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All MCAD COVID-19 updates will be posted below and at

All MCAD COVID-19 updates will be posted below and at

Observation/Mapping/Research Exhibition

Library Gallery @MCAD


Wednesday, November 11-Friday, December 11
Library Gallery @MCAD

Please stop by the Library Gallery to see the latest exhibition Observation/Mapping/Research. This exhibition features new work created during this semester's Ideation and Process class, taught by Leslie Grant.


Ideation & Process, MCAD, Fall 2020

Sarah Berry, Gigi Bocek, Liam Brubaker, Skylar Bull Lyon, Kennedy Fleck, Jovana Flores, Anabel Johnson, Allie Longacre, Kevan McClaflin, Ash Nichols, Daniel Nolin, Andria Peters, Mitzy Rivas, Nicholas Walker Leslie Grant, instructor


Observe the environment of a place other than your home, ideally someplace new to you. Spend an hour observing and documenting your environment in any media you choose. What do you notice as you spend time in this place? Make a series of drawings/paintings. Take photographs. Capture ambient sound with audio recordings. Write down your impressions. Make videos. Do as many of these options as you can/want. The more types of media you use to record your observations, the more this assignment will work for you.


Maps are selections, chosen from the world and re-presented to the viewer. Return to your site form the "Observation" assignment and choose a medium to create a map of this place. Maps can "name" a particular element and/or reveal layers of information and show the relationships between different elements in a particular site, whether the site is real, metaphorical, or/and emotional. Decide what your map will be about, how it will look, what medium you will use, and how you will make it. Focus your map on an element of your site that you want to reveal to the viewer. Think about how the form you choose suits your content.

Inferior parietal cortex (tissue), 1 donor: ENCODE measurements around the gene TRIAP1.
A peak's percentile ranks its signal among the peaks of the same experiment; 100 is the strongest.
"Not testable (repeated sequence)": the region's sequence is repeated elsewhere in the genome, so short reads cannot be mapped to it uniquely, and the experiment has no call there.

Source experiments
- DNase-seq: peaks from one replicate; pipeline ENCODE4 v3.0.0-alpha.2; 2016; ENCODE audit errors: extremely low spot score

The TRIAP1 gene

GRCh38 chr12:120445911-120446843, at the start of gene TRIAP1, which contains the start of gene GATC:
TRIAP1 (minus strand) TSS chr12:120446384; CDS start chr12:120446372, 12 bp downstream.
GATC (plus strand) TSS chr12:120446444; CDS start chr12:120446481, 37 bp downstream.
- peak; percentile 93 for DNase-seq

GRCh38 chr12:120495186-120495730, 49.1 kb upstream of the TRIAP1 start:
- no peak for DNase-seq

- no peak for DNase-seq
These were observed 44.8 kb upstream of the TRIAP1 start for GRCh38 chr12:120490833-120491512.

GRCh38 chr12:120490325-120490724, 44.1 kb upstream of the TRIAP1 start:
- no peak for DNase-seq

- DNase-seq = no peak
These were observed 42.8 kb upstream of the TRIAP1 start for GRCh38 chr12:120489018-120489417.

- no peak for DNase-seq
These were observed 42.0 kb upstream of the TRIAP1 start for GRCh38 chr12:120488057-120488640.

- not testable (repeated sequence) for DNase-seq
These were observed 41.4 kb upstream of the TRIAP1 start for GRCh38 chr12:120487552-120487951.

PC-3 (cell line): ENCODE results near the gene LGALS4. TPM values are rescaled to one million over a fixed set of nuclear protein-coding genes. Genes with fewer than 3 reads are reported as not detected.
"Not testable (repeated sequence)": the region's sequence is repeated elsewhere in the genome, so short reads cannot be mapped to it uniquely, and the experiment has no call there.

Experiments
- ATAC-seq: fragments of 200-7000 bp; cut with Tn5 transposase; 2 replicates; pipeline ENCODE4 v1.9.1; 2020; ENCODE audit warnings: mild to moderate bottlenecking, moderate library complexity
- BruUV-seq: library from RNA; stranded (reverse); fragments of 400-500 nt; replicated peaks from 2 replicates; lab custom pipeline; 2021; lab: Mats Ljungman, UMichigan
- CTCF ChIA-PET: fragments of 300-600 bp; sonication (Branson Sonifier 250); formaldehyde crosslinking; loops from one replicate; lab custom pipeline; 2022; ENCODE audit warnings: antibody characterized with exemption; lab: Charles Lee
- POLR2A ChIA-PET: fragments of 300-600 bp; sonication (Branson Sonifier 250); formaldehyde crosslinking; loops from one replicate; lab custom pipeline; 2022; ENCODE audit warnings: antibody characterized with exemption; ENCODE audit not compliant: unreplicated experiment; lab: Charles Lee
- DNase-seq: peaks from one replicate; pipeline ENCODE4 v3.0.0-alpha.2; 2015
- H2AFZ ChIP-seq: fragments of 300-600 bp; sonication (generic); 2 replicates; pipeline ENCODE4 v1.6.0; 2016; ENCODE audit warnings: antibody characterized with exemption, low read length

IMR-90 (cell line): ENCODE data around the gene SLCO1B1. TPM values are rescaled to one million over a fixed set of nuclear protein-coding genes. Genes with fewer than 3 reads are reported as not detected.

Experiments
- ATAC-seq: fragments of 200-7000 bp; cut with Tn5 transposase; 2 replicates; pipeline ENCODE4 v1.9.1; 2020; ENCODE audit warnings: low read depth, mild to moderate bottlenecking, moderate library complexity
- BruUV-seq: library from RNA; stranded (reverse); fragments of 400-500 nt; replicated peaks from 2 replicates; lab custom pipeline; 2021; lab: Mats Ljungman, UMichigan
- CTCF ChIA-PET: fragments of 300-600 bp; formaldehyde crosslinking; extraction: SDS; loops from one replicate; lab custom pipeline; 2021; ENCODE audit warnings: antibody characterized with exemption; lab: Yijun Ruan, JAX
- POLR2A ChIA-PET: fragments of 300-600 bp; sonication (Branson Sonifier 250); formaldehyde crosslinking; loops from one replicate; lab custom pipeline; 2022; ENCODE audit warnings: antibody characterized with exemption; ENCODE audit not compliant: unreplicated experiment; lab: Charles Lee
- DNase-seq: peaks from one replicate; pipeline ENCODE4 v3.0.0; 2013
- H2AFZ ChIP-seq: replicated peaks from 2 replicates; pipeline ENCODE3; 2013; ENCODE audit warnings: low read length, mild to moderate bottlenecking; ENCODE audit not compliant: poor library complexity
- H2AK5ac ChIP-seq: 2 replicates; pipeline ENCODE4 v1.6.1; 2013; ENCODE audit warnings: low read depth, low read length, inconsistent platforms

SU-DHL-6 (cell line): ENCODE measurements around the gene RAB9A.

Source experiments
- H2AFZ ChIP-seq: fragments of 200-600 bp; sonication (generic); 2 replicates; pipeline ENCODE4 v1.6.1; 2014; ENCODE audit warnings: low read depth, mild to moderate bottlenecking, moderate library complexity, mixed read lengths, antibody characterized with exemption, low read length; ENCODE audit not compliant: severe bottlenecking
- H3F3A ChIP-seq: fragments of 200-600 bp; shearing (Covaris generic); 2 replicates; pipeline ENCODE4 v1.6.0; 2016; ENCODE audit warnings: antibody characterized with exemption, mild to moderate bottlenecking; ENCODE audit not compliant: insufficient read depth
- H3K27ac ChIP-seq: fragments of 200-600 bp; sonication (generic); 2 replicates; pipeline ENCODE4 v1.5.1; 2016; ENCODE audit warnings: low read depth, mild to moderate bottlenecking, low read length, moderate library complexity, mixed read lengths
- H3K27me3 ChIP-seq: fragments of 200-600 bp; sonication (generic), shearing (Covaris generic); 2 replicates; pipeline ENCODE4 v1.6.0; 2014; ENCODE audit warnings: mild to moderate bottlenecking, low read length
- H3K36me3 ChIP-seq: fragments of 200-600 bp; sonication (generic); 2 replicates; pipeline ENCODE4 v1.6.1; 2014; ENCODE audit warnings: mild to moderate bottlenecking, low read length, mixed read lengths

Choose a topic for your research project. Think about what you care about, are interested in, want to know more about... your "This I Believe" essay is a good source of possible topics. You may work individually, or in groups of 2-3. Search for information about your topic with your partner(s). Think about how you are approaching the research - what method are you using to gather information, and why? Choose a form for your research - installation, photo series, drawings, sculpture, audio project, video piece, performance, intervention, etc. Think about your choices as they relate to your topic and to the meaning you want your viewer to get out of your project.

Thursday, November 12